This scenario makes it essential to know the amount of the remaining natural capital in both watersheds area, as well as the implementation of strategies to control or minimize the loss of habitat and local biodiversity. The question is what amount of natural capital should be remain under current trends and policies given trade-offs with economic development and agriculture. According a review carried out by  and  based on species of temperate areas, this amount can be considered a threshold of around 30% of remaining habitat, above which the effects of biodiversity loss would be due to habitat loss. Below this threshold, there may be a drastic effect on the spatial distribution of the habitat. This threshold has no empirical support, as shown by results obtained in tropical regions reporting fragmentation effects on the habitat loss process  . However, landscapes with less than 30% of natural habitat has evidenced only small and unconnected fragments, thus supporting impoverished communities and different taxonomic groups   .
Thus, the threshold of 30% could be considered as the lower natural capital limit for a landscape managed by man to balance economic use and biodiversity conservation  . However, even considering the area values of Legal Reserve and Permanent Protection Areas, the Jacaré-Guaçu and Jacaré-Pepira watersheds do not have a natural cover area above this threshold. Governmental initiatives are aligning to assist conservation efforts in expanding legally protected areas in the municipal territories inserted in both watersheds area. These regional strategies can support the complete set of ecosystem services and improve managed watershed sustainability.
Anthropogenic agricultural and non-agricultural land use/cover were the main driving forces considering the naturalness of the Jacaré-Guaçu and Jacaré-Pepira watersheds over the 10-year period (2004-2014) as a result of the regional economic development and population growth demands by resources and the remaining natural habitats. This anthropogenic pressure exerted on both watersheds, and it is essential to apply land use sustainability strategies for the conservation of the most representative forest remnants and native vegetation. These strategies comply the need of instruments that facilitate the integration of planning and monitoring of biodiversity in areas of outstanding environmental value, like wetlands and the four protected areas located within the Jacaré-Guaçu and Jacaré-Pepira watershed limits.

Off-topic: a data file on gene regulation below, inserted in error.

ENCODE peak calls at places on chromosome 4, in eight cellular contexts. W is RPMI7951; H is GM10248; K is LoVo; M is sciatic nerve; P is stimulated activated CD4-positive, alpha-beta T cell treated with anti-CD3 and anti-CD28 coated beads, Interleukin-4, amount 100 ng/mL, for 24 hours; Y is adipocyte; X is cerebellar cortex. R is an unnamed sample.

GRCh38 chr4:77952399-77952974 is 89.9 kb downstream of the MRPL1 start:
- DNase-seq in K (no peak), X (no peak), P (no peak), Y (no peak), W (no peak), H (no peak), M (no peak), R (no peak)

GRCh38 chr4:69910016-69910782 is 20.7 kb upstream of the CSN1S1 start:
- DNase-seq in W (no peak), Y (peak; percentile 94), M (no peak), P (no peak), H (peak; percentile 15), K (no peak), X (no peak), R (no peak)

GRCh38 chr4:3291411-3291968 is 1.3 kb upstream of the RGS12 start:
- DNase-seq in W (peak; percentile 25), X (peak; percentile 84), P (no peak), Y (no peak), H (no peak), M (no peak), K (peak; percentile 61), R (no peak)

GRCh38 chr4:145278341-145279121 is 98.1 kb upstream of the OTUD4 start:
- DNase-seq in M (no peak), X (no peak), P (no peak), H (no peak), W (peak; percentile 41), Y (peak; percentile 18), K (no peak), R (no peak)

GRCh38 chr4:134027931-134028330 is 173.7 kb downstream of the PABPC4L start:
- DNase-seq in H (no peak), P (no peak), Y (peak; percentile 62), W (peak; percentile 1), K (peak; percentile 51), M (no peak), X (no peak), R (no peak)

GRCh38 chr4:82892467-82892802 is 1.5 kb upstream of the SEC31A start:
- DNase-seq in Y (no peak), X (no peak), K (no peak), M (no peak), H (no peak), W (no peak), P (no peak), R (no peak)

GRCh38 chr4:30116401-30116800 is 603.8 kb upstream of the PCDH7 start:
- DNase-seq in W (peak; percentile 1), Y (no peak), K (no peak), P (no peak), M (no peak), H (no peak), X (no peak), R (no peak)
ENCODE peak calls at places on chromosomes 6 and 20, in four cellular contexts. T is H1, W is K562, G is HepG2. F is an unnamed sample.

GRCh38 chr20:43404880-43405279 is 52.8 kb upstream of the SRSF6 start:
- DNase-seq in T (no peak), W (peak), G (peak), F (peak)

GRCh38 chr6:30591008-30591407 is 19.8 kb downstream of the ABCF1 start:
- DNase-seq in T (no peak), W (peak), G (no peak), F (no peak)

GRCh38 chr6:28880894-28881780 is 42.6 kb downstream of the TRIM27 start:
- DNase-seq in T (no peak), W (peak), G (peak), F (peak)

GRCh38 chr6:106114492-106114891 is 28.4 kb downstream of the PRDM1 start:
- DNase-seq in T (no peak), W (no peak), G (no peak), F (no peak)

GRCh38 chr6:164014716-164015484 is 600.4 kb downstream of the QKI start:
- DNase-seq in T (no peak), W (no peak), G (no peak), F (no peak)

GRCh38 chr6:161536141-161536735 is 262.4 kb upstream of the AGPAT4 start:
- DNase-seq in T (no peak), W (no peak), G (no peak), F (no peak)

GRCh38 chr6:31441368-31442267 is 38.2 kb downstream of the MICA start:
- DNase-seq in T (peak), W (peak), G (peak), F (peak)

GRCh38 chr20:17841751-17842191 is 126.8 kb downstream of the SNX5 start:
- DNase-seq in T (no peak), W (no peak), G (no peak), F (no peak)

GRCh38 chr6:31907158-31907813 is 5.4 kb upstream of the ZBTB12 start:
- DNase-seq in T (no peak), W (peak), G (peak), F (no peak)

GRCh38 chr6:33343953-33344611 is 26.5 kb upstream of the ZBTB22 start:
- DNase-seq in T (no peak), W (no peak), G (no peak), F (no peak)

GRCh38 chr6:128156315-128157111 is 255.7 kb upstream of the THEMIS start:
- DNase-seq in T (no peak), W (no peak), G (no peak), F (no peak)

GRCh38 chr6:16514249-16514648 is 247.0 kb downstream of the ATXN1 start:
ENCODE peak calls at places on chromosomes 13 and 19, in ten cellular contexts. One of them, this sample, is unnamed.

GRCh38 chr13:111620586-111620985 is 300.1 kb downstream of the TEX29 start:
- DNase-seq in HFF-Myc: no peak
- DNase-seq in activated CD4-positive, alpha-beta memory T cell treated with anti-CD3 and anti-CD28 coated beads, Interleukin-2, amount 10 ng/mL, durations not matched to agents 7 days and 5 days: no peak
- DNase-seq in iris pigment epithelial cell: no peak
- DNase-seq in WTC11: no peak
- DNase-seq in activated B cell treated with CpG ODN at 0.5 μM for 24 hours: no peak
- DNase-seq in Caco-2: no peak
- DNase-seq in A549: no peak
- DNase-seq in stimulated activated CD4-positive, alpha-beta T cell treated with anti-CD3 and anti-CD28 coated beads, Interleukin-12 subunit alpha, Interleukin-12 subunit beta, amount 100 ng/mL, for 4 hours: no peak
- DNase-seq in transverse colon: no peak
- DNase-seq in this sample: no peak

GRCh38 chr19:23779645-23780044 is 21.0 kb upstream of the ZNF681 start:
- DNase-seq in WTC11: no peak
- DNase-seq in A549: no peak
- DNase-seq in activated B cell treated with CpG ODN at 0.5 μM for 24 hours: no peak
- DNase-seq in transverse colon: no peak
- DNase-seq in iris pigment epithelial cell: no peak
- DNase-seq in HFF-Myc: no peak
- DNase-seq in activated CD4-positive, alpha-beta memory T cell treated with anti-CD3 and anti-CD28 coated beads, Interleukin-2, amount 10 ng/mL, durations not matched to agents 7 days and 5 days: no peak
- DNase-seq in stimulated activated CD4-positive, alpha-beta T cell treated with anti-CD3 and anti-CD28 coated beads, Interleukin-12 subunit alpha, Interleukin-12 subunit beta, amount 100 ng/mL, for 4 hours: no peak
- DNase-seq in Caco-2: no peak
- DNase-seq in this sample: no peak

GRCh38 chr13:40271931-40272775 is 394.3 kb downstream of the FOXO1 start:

We conclude by considering that dynamics of land use/cover still acting from before 2004, as the main driver for Jacaré-Guaçu and Jacaré-Pepira watersheds to undergoing a quick transition from natural to cultural landscape. A more accurate scenario shows that both watersheds are currently threatened by unsustainable land use related to a quick anthropic occupation. This trend changes ecological sustainability, reducing the ecosystem’s resilience, as well as ecosystem services provided by the different land use/cover that summarizes the most relevant economic and environmental issues of the territorial municipalities.
Naturalness scenarios in both watersheds showed spatial displacement, over the 10-year period (2004-2014), due to the fragmentation of natural vegetation induced by agricultural and non-agricultural anthropogenic land use/cover. The Jacaré-Guaçu watershed showed a higher impairment of the naturalness condition in 2004 compared to the Jacaré-Pepira watershed, resulting from the anthropic occupation over the 10-year period (2004-2014). This naturalness watersheds impairment comes from a time previous to 2004, without evidence of change in this trend.
These results have significant implications for the fast urbanizing municipalities in providing key information about long term land use impact on the watershed structure and function, making it possible for policy makers, scientists and stakeholders to identify, at a glance, land uses which are hindered or enhanced under various scenarios of land use change over the 10-year period, and making it possible to explore the trade-offs between them to improve watershed management.
Therefore, implementing ecological and economic zoning in the Jacaré-Guaçu and Jacaré-Pepira watersheds is essential to ensure the protection and conservation of water resources and ecological life-support systems, particularly in the municipalities that are located in their surroundings. This zoning would require the maintenance of sustainable land use to improve the well-being of the local population, looking for a balance between socio-economic development and environmental conservation.
Financial support was provided by the Coordination for the Improvement of Higher Education Personnel (CAPES) and the São Paulo Research Foundation (FAPESP).